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3 of 7 people found the following review helpful
5.0 out of 5 stars Excellent overview of turbulent times, May 12, 2010
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This review is from: Freedom from Fear: The American People in Depression and War, 1929-1945 (Oxford History of the United States) (Paperback)
David Kennedy does a superb job of detailing the sociological and economical issues of 1930's America. There isn't much to be said than what hasn't been said already. One can see why it was awarded the Pulitzer.

But I do have criticism of the book. His take on the US "provoking" Japan is unbalanced. yes, the US did certain things that can be said to have drawn Japan's ire. But they were in done in response to aggressive acts by Japan. Japan all throughout the 1930's had displayed a disregard for international law that was on par with Hitler. The Kwantung Army's unauthorized invasion of Manchuria, the departure from the League of Nations, Peking Incident in 1937(the real start of the Pacific War), and the border conflict with the USSR in 38-39' were all acts of aggression that had to be addressed.

Japan like Germany, used valid disputes that could and should have been resolved peacefully, to justify policies of expansion at the expense of other nations. Japan's anti-colonialist rhetoric was a mere cover for the installament of colonialism directed by Japanese--similiar to what Al Queda has done.Tyrannical regimes throughout history have highjacked legitimate grievances for their own designs. We saw that with North Vietnam, China under Mao, Russia under Lenin..we should always be leery of those who profess altrutistic purposes for it is exceedingly rare that any nation or group of persons goes to war without some personal benefit at stake.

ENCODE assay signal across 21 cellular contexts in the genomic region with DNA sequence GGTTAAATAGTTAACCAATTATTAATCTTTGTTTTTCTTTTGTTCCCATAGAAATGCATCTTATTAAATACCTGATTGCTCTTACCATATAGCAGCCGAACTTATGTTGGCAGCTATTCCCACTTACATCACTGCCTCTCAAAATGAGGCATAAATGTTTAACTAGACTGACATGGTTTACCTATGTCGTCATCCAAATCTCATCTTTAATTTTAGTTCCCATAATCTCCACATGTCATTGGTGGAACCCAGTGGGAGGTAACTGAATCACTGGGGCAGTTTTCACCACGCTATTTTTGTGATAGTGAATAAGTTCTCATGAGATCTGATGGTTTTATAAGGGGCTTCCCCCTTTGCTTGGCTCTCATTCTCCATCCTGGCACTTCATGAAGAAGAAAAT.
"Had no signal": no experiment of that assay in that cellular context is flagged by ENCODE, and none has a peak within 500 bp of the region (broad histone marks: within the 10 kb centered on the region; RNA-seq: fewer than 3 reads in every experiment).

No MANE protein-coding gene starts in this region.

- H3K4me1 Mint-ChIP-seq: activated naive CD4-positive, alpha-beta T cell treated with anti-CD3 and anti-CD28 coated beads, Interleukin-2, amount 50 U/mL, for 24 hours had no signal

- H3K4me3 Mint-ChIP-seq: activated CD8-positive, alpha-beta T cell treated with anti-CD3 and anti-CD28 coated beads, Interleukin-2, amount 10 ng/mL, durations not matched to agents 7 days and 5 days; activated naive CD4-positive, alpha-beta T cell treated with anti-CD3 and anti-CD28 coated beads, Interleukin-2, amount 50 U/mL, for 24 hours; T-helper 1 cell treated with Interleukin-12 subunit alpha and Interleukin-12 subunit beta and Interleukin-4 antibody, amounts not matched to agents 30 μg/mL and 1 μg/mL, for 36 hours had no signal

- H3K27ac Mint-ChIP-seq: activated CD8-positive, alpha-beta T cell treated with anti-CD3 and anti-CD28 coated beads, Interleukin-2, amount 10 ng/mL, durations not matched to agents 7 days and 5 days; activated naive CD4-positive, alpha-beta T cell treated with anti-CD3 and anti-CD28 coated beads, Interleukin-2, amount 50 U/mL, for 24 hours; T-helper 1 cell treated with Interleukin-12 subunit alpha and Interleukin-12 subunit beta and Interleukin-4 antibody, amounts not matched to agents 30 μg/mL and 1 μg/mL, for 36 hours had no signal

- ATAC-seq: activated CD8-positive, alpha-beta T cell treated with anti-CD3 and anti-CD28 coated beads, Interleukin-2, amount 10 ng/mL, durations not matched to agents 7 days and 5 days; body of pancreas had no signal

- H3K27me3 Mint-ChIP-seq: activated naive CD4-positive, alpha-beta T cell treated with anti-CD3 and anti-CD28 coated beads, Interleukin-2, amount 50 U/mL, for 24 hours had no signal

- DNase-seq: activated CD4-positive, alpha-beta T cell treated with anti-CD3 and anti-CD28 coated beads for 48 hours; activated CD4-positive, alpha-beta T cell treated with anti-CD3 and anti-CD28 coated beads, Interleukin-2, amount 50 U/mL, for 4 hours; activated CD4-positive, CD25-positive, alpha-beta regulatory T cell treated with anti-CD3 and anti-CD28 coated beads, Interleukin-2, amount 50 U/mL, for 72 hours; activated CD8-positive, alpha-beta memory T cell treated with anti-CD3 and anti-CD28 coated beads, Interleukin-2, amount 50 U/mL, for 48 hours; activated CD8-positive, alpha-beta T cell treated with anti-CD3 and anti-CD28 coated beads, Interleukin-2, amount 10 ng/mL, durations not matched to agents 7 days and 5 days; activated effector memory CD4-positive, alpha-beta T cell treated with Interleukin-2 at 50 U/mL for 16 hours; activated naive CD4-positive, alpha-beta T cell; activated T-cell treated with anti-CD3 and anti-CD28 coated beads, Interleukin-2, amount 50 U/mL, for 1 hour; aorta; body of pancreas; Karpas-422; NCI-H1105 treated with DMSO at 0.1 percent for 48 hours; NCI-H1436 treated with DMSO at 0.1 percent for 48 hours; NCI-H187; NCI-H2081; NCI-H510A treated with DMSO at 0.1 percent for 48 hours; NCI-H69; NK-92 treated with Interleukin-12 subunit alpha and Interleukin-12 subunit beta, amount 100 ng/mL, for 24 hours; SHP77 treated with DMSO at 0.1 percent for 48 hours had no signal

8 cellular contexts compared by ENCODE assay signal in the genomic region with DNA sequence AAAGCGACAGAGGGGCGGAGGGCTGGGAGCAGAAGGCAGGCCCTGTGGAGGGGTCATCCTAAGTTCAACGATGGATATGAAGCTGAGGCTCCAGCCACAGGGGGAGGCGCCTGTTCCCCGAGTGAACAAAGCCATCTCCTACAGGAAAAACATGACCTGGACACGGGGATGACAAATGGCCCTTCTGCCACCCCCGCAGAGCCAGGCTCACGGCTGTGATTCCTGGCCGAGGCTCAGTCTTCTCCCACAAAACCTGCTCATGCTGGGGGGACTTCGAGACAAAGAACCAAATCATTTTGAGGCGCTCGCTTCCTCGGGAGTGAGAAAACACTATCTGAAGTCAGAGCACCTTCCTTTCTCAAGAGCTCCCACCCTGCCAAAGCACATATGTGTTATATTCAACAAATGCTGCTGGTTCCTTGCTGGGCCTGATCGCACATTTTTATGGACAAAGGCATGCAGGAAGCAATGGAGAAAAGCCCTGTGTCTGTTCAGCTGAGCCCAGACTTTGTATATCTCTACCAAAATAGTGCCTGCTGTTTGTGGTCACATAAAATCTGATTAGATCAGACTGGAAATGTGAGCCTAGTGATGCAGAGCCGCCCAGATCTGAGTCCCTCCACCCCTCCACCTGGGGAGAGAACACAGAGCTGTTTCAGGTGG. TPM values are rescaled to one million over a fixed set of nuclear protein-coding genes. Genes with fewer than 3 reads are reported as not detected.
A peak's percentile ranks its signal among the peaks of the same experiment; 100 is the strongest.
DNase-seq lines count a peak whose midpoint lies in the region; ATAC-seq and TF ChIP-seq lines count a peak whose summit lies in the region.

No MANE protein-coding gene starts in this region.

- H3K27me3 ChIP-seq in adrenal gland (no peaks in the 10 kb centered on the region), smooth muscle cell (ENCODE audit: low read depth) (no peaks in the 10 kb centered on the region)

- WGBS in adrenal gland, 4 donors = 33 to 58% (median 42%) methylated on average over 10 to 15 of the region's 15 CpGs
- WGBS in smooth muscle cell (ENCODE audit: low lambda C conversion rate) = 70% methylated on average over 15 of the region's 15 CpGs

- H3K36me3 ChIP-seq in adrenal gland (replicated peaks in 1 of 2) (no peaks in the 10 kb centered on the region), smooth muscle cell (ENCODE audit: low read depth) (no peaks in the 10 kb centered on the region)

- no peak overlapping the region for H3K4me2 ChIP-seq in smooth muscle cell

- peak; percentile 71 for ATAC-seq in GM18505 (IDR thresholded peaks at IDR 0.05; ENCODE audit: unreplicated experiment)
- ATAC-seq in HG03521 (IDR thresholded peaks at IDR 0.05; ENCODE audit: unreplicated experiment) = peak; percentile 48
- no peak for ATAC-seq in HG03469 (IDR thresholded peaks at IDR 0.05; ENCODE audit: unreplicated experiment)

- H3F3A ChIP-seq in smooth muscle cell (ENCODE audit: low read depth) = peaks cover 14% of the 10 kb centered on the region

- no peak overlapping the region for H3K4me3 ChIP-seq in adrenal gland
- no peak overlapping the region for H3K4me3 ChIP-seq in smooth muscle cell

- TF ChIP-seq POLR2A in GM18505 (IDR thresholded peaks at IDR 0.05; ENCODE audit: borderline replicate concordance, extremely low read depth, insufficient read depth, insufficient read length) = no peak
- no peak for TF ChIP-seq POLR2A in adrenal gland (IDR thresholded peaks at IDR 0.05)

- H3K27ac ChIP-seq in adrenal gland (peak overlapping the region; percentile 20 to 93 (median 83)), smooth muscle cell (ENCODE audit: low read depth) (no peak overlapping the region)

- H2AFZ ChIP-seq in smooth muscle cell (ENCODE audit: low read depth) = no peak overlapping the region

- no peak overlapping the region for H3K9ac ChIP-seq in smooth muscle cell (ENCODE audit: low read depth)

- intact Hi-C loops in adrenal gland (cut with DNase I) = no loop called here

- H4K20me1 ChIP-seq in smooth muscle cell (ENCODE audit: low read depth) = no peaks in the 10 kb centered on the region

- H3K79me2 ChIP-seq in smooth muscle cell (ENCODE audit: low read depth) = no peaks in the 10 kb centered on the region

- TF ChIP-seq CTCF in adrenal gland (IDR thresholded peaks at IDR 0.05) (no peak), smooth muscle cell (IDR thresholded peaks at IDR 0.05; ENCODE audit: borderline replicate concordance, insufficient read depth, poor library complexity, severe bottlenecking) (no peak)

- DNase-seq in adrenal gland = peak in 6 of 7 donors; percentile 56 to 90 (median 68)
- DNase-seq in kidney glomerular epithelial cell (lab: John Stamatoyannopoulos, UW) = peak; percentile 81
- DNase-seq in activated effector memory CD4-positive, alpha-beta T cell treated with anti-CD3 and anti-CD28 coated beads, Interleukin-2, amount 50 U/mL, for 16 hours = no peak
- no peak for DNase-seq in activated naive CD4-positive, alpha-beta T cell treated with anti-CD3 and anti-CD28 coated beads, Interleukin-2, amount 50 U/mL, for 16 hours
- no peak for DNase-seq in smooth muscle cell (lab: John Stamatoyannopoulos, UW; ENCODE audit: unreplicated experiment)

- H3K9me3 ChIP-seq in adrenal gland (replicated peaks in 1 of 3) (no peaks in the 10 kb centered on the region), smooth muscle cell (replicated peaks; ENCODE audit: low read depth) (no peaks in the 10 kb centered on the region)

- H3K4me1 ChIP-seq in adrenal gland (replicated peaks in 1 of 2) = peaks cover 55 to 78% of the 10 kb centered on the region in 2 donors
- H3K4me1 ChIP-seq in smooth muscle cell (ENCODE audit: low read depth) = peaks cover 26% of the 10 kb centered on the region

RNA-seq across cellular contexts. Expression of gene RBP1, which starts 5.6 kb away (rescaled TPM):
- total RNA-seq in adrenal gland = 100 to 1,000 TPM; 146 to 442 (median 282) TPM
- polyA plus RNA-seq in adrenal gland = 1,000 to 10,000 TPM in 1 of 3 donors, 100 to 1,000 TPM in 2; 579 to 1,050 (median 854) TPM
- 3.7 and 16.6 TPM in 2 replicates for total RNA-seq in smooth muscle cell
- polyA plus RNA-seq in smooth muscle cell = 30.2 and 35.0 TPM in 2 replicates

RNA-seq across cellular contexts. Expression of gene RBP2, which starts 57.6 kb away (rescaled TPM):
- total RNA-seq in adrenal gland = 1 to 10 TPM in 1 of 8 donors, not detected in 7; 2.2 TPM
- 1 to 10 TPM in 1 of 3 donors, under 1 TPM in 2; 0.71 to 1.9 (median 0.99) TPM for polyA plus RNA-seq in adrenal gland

Furthermore The Japanese were no less dismissive and disdainful of the peoples of Asia than Britain was.See how the Japanese treated the Chinese. From the raping and pillaging of Nanking to the grotesque practices of Unit 731 to the sadistic impulse to get the peoples of Saipan and Okinawa to kill themselves because of a lie.

Yet, Mr. Kennedy would have us believe that it was the US's fault for war. What a gross misrepresentation of the facts.

Mr. Kennedy then goes on to castigate the US for the terror bombings of Tokyo and the Atomic bomb dropping, saying that Japan was "already defeated". Really? Those that mattered in Japan didn't think so(i.e.the military) In fact, if it were not for the intervention of the Emperor AFTER the droppings of the bombs, Japan would still have been fighting.As even he noted, Japan still had significant capability to inflict a great deal of pain.2 million men under arms, 5,000 kamikizes, and the potential use of hundreds of thousands of civilians as human bombs in a bloodbath that would make Iraq look like an sideshow

He infers that it was the US's demand for unconditional surrender that put Japan in this corner(once again blaming the US for Japan's actions in the face of facts that suggest otherwise) But again, as he even he noted, Japan's military--those who were really in power--wanted to a fight to finish. This was reflected in their absurd terms of peace. The basically wanted a events to stop where they were. No changes at all.